5 Social, Economic and Legal Implications
The key points discussed in this booklet have been as follows:
Transsexualism is the condition in which a person is born with a
mental gender opposite to their physical sex.
Transsexualism is a rare, but genuine and debilitating, medical
condition, for which the only possible treatment is gender
Transsexualism is not transvestism or homosexuality.
Transsexualism is not a perversion or a 'lifestyle choice'.
Transsexuals do not choose to be the way they are, they are born
Gender Reassignment for transsexuals enables them to become fully
functional citizens, and has a very high success rate.
Gender Reassignment is now almost unobtainable on the NHS. Private
treatment is extremely expensive, putting it out of the reach of
many transsexuals. Psychological problems and suicides frequently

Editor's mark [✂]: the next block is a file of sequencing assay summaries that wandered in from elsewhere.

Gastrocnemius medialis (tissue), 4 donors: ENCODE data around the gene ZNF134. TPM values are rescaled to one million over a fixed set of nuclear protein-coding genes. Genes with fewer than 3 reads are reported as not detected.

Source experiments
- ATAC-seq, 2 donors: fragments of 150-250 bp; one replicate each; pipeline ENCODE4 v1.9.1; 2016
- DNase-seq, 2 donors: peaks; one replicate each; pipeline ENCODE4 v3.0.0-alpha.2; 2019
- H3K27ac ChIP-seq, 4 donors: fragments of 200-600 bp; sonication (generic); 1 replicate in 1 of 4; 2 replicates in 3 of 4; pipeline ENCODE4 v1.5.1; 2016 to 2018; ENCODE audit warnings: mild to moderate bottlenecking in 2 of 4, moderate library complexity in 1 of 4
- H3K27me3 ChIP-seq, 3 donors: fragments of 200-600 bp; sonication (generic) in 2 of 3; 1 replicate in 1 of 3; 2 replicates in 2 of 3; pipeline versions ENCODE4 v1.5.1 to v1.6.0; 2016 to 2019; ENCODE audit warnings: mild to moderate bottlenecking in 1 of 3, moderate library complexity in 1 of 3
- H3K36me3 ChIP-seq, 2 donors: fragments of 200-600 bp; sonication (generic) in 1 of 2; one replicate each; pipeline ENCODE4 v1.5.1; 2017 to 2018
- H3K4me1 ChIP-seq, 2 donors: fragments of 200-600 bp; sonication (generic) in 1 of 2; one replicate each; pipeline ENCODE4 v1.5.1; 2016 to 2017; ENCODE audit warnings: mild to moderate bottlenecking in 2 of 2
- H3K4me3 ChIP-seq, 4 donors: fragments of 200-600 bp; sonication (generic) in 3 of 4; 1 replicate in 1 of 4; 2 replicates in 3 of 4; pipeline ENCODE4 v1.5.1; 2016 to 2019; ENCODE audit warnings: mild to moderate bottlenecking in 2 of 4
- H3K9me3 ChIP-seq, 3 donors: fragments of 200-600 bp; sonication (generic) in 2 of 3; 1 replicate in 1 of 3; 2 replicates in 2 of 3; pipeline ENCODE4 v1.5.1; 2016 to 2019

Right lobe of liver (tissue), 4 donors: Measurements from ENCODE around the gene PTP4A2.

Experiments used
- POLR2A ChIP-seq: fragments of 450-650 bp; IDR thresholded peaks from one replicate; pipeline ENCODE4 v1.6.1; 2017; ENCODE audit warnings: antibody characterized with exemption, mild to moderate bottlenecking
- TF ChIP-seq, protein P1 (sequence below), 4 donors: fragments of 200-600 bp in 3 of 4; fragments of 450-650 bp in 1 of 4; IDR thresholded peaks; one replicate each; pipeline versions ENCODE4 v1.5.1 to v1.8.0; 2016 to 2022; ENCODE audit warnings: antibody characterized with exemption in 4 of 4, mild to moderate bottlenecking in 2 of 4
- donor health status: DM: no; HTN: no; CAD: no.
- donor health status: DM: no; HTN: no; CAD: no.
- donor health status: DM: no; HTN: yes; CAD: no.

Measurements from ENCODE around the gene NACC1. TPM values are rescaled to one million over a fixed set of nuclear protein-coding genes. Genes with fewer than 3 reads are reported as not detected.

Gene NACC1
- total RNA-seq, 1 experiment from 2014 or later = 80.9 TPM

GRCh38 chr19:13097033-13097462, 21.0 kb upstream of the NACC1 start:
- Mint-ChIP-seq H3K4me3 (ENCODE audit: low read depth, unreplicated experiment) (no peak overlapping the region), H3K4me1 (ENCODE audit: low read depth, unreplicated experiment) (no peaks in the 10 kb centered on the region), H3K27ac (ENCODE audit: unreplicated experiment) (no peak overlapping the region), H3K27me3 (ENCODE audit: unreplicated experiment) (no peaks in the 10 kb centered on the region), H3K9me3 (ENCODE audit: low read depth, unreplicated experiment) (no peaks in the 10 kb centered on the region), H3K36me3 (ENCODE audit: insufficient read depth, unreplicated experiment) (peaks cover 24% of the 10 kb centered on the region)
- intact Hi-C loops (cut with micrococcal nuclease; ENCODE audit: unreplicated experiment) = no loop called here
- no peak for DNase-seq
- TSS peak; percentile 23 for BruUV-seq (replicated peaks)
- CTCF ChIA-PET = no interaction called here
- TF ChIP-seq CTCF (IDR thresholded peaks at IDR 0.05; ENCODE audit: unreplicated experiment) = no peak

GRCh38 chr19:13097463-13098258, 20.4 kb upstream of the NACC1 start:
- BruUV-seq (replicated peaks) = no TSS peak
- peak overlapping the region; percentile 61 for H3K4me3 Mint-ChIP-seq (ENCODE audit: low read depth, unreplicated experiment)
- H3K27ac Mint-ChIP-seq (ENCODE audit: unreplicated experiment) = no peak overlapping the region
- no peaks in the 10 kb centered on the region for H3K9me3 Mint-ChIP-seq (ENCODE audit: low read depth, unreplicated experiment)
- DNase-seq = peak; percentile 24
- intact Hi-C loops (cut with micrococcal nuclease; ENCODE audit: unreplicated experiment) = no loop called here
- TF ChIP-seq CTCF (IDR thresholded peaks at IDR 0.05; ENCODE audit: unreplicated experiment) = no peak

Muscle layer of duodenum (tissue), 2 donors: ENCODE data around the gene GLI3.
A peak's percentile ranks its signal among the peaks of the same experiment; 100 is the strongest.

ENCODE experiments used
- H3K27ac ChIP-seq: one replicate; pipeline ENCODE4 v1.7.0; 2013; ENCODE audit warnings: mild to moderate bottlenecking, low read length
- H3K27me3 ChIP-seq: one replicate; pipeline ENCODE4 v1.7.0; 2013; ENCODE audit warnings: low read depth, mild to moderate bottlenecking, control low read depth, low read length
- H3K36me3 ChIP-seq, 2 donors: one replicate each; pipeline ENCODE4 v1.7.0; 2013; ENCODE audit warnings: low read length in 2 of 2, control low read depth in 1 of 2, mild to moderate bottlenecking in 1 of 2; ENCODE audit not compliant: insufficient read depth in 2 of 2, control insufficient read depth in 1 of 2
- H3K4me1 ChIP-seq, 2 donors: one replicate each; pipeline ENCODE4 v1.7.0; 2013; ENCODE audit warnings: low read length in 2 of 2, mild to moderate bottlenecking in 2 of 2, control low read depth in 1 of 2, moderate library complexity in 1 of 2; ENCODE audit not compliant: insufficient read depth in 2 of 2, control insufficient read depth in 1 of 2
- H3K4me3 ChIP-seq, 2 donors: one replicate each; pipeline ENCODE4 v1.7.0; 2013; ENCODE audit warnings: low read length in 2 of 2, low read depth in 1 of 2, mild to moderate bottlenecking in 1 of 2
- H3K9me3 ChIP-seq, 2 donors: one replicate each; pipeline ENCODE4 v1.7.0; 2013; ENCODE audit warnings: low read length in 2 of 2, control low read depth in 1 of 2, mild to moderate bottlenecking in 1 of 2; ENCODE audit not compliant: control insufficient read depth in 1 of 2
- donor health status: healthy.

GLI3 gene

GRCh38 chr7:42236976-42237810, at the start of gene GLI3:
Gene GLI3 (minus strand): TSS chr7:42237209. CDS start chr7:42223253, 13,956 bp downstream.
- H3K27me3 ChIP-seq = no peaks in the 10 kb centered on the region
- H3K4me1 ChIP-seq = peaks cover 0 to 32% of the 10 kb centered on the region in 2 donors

result when treatment is unobtainable.
Transsexuals are unjustifiably stigmatised by society in general
and by UK law in particular. Transsexuals in Britain are denied
basic rights and freedoms that all other citizens take for
Britain lags behind most other developed countries in its treatment
of its transsexual citizens.
Allowing post-treatment transsexuals to have their Birth
Certificates corrected, and recognising their new gender legally,
would greatly reduce the discrimination that they suffer, and would
restore most of the basic rights and freedoms that they are
Since this primer was
published UK government has produced the The Gender
Recognition Act 2004, which gained Royal Assent on 1 July 2004.
This act allows an individual who is (a) living in the other
gender, or (b) having changed gender under the law of a country or
territory outside the United Kingdom to apply for a Gender
Recognition Certificate. This certifies that the individual is
legally recognised as their chosen gender, except in specific
circumstances . The full act is available here.
Application would be made through the Gender Recognition Panal.